For many in New Jersey, the prospect of discussing end-of-life planning with loved ones is distressing. Few people want to look this particular reality of life directly in the eye, which leaves many families with little idea how to handle the affairs of their deceased loved ones. While Thanksgiving and Christmas may not offer ideal settings to discuss estate planning issues, many people find the New Year’s gatherings are far less emotionally charged.
As families prepare to welcome in the New Year, many individuals are preparing their own list of resolutions and plans for the months ahead. This environment of planning and forward thinking is perfect to broach the subject of estate planning. In addition, having most or all of one’s relatives in the same place at the same time is a difficult feat to accomplish at other points during a given year.
When discussing the matter, be aware that the details of one’s estate plan may not be universally well received by family members. It may be necessary to explain various choices to those who will be most impacted by the eventual distribution of assets. While the conversation may be difficult now, it will give everyone a chance to come to terms with those decisions now, when grief does not define the moment.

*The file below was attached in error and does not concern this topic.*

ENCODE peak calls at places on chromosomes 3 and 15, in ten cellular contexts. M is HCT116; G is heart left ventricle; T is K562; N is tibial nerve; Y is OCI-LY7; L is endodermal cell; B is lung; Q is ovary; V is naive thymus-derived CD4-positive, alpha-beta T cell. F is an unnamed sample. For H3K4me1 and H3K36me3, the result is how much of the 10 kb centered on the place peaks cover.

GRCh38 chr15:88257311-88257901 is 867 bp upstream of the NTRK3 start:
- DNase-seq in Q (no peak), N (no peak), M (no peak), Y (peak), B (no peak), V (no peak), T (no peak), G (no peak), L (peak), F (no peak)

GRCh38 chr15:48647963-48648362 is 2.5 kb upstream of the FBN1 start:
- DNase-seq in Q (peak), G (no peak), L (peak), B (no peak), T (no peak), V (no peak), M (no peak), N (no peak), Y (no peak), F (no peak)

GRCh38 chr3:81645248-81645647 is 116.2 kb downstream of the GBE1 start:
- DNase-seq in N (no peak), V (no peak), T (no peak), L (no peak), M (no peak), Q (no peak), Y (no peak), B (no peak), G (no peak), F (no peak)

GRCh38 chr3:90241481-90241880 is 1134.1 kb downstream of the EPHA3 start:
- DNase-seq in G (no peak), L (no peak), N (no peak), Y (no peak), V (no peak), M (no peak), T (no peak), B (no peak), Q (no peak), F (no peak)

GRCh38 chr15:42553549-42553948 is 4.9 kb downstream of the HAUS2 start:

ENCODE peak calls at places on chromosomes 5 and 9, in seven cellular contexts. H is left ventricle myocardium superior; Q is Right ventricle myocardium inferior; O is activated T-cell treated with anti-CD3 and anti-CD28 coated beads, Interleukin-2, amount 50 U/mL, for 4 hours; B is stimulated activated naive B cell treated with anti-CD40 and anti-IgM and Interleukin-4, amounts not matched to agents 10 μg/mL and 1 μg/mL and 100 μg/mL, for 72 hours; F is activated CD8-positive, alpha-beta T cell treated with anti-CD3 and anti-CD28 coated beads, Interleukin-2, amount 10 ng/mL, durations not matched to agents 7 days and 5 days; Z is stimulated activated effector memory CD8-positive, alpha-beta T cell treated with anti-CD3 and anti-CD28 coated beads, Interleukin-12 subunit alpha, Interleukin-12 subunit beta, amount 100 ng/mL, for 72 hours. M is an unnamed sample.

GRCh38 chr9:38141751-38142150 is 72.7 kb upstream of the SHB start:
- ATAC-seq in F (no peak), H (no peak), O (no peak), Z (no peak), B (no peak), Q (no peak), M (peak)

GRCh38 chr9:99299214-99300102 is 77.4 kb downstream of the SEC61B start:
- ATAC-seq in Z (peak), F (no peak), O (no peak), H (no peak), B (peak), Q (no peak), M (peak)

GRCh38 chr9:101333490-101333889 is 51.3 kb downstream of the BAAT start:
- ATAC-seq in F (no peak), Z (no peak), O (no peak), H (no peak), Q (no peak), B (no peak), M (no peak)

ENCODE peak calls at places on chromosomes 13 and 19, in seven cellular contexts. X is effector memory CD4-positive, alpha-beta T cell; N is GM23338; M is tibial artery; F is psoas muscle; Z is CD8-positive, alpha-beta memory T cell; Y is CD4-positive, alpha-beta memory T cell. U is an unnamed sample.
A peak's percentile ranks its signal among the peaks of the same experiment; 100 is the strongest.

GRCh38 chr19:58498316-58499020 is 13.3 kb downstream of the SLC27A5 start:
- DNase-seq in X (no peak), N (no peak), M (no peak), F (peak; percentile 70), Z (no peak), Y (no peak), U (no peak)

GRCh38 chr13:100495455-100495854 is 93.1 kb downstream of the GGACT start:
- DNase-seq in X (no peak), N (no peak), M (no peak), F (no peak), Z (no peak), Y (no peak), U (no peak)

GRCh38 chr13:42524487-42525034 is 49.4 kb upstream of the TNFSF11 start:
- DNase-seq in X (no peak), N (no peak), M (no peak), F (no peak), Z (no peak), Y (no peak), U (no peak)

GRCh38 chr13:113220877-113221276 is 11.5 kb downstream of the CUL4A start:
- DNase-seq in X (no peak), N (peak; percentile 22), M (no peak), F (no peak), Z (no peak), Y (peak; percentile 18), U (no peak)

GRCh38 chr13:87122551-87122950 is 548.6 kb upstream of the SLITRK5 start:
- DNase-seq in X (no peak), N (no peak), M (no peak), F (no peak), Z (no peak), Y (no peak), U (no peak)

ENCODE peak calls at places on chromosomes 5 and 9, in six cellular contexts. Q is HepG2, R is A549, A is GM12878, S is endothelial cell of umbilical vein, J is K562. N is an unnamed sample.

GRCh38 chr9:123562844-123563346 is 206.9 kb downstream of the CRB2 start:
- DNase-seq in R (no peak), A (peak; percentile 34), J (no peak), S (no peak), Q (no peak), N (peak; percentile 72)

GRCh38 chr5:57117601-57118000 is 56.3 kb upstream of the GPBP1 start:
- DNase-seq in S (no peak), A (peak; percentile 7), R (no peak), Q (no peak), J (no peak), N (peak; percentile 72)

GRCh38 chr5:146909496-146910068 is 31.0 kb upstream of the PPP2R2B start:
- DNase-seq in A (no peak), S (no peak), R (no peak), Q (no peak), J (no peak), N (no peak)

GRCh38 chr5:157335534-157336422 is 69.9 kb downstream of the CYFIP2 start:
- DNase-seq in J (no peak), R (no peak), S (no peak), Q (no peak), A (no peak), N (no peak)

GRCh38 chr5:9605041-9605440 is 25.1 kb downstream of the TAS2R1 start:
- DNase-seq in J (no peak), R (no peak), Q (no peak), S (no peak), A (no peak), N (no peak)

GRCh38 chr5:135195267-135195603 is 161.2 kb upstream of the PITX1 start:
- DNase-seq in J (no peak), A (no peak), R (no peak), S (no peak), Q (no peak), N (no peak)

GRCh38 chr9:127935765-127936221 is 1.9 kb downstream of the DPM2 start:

In addition to making one’s plans clear, discussing the issue at the onset of a new year might also spurn adult children into addressing their own estate planning needs. It is never to early to consider these matters. Younger family members may not have thought about how to structure the legal framework for guardianship for their children, powers of attorney or various advance directive options.
New Years gatherings may offer one of the best settings in which to talk about estate planning options and choices with loved ones. Discussions about resolutions and goals offer the perfect launching point for the topic, and family members are often more receptive as the holiday season is winding down. Covering these issues in full might give New Jersey residents one very important task that can be checked off of the 2015 to-do list.
Source: savannahnow.com, “Holiday gatherings provide good time to tell families about estate plan”, Richard Barid and Michael Smith, Dec. 18, 2014